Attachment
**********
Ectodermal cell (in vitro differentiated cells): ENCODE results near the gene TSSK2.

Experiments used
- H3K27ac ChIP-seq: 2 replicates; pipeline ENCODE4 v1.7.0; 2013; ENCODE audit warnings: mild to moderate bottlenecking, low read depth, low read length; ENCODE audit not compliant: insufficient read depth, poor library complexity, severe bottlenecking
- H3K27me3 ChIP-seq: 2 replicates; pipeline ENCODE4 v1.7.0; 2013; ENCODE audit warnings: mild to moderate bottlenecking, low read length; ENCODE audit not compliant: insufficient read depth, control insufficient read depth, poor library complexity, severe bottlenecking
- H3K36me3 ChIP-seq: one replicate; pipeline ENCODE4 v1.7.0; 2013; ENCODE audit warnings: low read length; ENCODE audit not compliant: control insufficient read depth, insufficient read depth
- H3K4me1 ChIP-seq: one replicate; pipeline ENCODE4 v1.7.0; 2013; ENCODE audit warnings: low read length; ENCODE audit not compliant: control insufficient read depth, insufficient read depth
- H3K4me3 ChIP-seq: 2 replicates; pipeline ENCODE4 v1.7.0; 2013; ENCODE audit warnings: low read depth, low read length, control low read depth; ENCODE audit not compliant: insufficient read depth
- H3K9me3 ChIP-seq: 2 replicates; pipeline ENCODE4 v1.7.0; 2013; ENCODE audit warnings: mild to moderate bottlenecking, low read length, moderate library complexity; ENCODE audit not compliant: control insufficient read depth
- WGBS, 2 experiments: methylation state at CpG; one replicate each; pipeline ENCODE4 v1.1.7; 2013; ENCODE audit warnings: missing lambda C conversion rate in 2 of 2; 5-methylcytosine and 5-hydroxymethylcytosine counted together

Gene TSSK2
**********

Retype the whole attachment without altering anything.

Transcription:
Ectodermal cell (in vitro differentiated cells): ENCODE results near the gene TSSK2.

Experiments used
- H3K27ac ChIP-seq: 2 replicates; pipeline ENCODE4 v1.7.0; 2013; ENCODE audit warnings: mild to moderate bottlenecking, low read depth, low read length; ENCODE audit not compliant: insufficient read depth, poor library complexity, severe bottlenecking
- H3K27me3 ChIP-seq: 2 replicates; pipeline ENCODE4 v1.7.0; 2013; ENCODE audit warnings: mild to moderate bottlenecking, low read length; ENCODE audit not compliant: insufficient read depth, control insufficient read depth, poor library complexity, severe bottlenecking
- H3K36me3 ChIP-seq: one replicate; pipeline ENCODE4 v1.7.0; 2013; ENCODE audit warnings: low read length; ENCODE audit not compliant: control insufficient read depth, insufficient read depth
- H3K4me1 ChIP-seq: one replicate; pipeline ENCODE4 v1.7.0; 2013; ENCODE audit warnings: low read length; ENCODE audit not compliant: control insufficient read depth, insufficient read depth
- H3K4me3 ChIP-seq: 2 replicates; pipeline ENCODE4 v1.7.0; 2013; ENCODE audit warnings: low read depth, low read length, control low read depth; ENCODE audit not compliant: insufficient read depth
- H3K9me3 ChIP-seq: 2 replicates; pipeline ENCODE4 v1.7.0; 2013; ENCODE audit warnings: mild to moderate bottlenecking, low read length, moderate library complexity; ENCODE audit not compliant: control insufficient read depth
- WGBS, 2 experiments: methylation state at CpG; one replicate each; pipeline ENCODE4 v1.1.7; 2013; ENCODE audit warnings: missing lambda C conversion rate in 2 of 2; 5-methylcytosine and 5-hydroxymethylcytosine counted together

Gene TSSK2